I arrived in Amsterdam in time for the opening event at Oedipus Brewery. You have to take a short ferry ride from the Central Station to get there, but the ferry's free and frequent so it wasn't a problem. In many ways the Dutch are very civilised.
|The Kropotkin look proved popular amongst attendees|
Jean Van Roy talked of the remarkable turnaround that sour beer has had in the course of his brewing career. When he started Cantillon were brewing less than 500hl a year and he had to fight to sell any beer, now people are fighting to buy it! Since taking over as head brewer he has changed the production process slightly, in that barrels are now topped up so less beer is exposed to air and less acid is produced. He also talked about how they try to make the brewery as green as possible. As they can only brew when weather is too hot global warming has cut their brewing season by nearly two months a year since he started brewing.
Chad Yakobson brews a range of beer using Brettanomyces, some sour and some not. The Brettanomyces Project came from work he did on the Masters degree course at Heriot-Watt. He's built up the cultures he brews with commercially over time and currently has two mixed cultures on the go. He also brews some 'clean' beers with Saccharomyces.
Yvan De Baets brewed at Cantillon at one point, but when he started his own brewery only 5km didn't see the point of making sour beer himself. He has now started to use Brettanomyces, but adding complexity this way takes time. He mentioned that back in 1921 a Belgian brewing journal reported that cultured yeasts have simplified beer, and thinks that in the future people will look for local yeasts to add complexity. He's isolated a local strain of Brett. that he uses in a saison beer.
All three of the speakers agreed that brewing combines science and art, each informing the other.
My own talk on The Brewing Science of Brettanomyces was the next day, which I'll get round to writing up shortly. Though probably not before my next climbing trip. If anyone wants the slides drop me a line.
The next speaker I saw was Pierre Tilquin, who founded his own Gueuze blending company Gueuzerie Tilquin. It's not a cheap things to do, as it cost €500,00 and production is currently 800hl a year. He buys in wort from Boon, Cantillon, Lindemans, and Giardin. He makes his gueuze by blending 50% one year old beer with 30% two year old and 20% three year old. He found some lambics age better than others; and some will attenuate to 100% apparent attenuation, whereas others will conk out at 75%. It was also interesting to hear that some lambic wort comes in at pH5 whereas others are at pH4. It confirms a point about lactic acid if you ask me, but Pierre was too diplomatic to say so.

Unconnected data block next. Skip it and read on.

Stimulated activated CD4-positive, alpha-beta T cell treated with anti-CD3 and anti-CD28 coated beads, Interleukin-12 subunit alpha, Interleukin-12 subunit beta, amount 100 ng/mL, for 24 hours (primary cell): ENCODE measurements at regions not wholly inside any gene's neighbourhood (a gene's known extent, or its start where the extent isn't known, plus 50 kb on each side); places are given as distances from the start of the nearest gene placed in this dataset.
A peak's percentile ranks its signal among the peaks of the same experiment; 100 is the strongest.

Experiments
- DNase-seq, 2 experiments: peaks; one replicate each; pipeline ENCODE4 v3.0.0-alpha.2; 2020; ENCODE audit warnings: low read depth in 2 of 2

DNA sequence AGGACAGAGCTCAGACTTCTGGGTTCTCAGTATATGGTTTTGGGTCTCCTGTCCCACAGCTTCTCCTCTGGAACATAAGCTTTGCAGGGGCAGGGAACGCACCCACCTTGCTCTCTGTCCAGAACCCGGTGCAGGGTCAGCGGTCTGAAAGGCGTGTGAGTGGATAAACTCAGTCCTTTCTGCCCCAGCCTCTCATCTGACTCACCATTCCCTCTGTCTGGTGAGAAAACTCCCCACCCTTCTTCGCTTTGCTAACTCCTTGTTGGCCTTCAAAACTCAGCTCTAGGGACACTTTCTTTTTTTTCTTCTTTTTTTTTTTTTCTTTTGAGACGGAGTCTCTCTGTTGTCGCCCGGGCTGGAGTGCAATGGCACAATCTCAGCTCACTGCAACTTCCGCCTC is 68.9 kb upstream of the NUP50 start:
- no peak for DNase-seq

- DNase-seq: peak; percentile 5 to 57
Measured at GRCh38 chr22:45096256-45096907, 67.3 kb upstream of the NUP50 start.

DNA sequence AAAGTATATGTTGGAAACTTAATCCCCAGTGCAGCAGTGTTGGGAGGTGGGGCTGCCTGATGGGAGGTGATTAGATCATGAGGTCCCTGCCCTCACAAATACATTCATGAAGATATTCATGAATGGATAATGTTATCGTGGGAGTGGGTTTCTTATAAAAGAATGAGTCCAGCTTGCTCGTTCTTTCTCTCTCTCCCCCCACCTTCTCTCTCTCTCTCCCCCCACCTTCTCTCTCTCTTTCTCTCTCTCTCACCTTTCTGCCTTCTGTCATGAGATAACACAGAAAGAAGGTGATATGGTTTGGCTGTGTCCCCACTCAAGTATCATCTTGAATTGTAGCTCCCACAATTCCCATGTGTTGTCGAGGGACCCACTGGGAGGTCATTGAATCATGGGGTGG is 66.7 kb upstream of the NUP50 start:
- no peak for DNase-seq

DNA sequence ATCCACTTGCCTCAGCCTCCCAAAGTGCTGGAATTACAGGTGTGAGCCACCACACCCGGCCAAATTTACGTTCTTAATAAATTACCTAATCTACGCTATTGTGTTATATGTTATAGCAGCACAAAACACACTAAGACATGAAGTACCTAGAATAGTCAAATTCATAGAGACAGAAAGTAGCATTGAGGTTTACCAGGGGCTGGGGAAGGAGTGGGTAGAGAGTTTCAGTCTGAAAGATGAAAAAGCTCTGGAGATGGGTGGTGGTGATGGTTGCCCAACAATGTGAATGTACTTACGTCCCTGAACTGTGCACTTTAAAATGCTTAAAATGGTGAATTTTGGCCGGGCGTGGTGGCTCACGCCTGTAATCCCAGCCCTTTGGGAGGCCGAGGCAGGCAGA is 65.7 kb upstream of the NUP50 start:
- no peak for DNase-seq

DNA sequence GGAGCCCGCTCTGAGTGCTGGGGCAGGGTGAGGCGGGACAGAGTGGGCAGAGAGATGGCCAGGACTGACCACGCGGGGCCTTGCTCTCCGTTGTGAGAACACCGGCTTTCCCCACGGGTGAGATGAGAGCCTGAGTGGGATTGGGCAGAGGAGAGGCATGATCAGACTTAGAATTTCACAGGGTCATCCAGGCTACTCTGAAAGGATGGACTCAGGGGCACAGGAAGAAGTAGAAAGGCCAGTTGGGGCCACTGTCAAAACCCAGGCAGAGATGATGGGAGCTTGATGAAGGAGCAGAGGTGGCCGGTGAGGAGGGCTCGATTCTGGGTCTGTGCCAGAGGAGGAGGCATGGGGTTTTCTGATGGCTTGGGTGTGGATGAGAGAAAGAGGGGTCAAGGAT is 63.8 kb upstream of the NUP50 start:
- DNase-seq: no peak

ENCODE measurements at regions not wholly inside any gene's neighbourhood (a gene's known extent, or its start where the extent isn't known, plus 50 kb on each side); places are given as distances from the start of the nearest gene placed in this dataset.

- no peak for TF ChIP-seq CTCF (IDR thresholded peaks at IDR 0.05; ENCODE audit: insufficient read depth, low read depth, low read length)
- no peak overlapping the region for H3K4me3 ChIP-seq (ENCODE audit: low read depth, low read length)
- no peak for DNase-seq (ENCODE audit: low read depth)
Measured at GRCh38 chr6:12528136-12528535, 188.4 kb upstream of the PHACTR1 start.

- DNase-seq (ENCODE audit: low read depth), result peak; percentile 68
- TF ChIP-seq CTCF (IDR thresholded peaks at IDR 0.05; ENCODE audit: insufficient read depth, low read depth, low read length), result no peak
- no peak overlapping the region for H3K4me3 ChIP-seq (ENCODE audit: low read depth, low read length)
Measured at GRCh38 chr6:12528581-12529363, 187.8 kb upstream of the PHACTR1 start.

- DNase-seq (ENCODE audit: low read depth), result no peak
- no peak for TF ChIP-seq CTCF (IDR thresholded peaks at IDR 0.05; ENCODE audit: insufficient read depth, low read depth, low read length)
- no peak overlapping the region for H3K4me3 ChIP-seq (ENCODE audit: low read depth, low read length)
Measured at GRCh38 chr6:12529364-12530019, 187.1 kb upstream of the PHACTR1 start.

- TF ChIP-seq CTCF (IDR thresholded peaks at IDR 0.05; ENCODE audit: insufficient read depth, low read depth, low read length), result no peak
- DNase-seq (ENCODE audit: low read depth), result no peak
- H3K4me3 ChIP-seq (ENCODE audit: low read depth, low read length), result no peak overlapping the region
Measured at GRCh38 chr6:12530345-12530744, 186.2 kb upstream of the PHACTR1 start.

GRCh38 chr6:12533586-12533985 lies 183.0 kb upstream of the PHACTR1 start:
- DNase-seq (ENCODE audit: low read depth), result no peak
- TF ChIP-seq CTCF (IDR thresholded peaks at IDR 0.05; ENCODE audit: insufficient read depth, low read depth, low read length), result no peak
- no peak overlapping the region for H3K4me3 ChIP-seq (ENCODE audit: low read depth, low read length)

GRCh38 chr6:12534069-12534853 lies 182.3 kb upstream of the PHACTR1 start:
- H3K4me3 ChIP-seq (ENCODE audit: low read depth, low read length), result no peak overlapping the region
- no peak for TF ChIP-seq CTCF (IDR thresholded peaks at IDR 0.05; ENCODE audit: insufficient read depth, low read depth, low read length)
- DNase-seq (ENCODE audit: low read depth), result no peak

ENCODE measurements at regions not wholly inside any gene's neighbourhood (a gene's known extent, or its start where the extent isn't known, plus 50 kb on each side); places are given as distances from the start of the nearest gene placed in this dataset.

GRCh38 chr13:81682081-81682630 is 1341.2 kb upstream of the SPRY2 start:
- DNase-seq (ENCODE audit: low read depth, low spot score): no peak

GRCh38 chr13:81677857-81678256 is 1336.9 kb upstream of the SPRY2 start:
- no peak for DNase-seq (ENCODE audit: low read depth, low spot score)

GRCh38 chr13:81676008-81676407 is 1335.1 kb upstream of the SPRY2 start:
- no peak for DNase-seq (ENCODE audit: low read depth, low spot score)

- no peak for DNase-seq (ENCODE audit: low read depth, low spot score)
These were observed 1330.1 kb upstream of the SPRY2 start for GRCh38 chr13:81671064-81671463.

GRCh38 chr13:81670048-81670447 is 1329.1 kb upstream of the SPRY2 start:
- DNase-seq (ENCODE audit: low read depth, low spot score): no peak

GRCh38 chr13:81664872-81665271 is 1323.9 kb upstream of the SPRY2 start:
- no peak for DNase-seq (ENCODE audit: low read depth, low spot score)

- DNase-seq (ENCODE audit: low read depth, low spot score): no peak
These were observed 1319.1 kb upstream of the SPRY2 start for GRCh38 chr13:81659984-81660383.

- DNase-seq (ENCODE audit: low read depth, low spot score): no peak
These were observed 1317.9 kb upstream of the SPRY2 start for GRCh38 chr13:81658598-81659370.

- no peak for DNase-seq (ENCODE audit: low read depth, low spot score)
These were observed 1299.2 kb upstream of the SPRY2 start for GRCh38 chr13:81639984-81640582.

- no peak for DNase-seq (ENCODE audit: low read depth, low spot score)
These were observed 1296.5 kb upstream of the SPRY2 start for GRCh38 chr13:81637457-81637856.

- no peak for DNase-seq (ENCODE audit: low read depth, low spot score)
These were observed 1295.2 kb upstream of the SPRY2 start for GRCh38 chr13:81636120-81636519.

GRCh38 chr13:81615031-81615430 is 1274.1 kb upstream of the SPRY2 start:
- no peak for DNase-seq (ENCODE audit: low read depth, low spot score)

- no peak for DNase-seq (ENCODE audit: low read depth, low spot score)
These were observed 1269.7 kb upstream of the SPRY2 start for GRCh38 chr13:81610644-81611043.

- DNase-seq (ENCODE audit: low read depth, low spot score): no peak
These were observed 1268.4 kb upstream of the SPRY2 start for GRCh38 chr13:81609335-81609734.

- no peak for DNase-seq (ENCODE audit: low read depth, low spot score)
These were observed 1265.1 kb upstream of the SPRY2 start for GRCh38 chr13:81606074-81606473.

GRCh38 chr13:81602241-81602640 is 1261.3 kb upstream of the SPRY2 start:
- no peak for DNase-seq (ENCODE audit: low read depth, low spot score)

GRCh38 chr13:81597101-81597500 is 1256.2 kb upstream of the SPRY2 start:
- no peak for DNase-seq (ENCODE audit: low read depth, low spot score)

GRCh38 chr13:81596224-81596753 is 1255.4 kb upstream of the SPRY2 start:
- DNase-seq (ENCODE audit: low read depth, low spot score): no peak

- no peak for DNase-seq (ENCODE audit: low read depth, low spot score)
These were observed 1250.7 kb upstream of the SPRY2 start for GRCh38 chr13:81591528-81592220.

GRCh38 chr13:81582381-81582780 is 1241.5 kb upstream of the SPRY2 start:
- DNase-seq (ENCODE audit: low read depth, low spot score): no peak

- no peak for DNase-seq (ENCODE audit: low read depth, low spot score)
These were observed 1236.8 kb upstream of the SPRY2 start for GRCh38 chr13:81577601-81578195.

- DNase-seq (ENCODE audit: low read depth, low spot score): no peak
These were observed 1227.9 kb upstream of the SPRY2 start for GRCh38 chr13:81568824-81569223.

There were no more talks for me that day, as I'd met up with Geoff from Popes Yard brewery and was off sampling his excellent wares at In De Wilderman. I also got to touch Colin from Buxton brewery there. A slightly odd innovation for the Carnivale Brettanomyces was moving on from the common or garden 'meet the brewer' to 'touch the brewer'. Maybe it's an Amsterdam thing.
Anyway, he didn't take offence when a stranger walked up and gratuitously touched him.
The next morning Chad Yakobson was giving a talk which I couldn't miss.
He talked about The Brettanomyces Project, Brettanomyces in general and Crooked Stave brewery. It was a comprehensive talk and I managed to add a few more fascinating facts to my Brettanomyces collection. Some of the alpha-glucosidase Brett. produces is extra-cellular, which explains the rise in glucose he found in some of his fermentations for The Brettanomyces Project. As he makes sour mixed culture, Brettanomyces, and 'clean' beers he has three separate colour coded sets of hoses, valves, pipes, packaging equipment and fermenters.
After Chad's talk I hot footed it back to De Prael to see Ron on Stock Ales.
His latest collaboration brew is a stock ale made with Goose Island, and there was a short introduction from their Innovation brewer. Ron followed by talking about the historic difference between mild ales and stock ales. They basically had the same recipe but stock ales had 50% more hops and were aged. Bass used to age their beer in barrels for a year, where they'd reach over 90% attenuation whereas many beers at the time had 75% or less.
The Goose Island stock ale called 'Brewery Yard' was pitched with B.claussenii after primary fermentation and aged in barrels for 11 months. It had an OG of 1067 and an ABV of 7.3%. The IBUs were 95 before ageing and 62 after. We did get to try some, and it was reminiscent of McCrorie IPA.
Then there was a home brewers event and I'd brought along a few bottles of various bretty beers I'd made, admittedly not all at home, to share out and Geoff was kind enough to share some of his Keeping Porter.
After that I went to De Bierkoning to get some more of Eddie Gadd's gorgeous bretted IPA. I also blagged a T-shirt off one of the organisers, which was only fair said the judge. Then it was back to the wildeman where my higher functions slowly closed down over the course of the evening until it was time for my spinal cord to take me back to the hotel.
That was it for me with the Brett. fest, though my flight wasn't till half one so I had time to take in some of the sights of Amsterdam before heading home.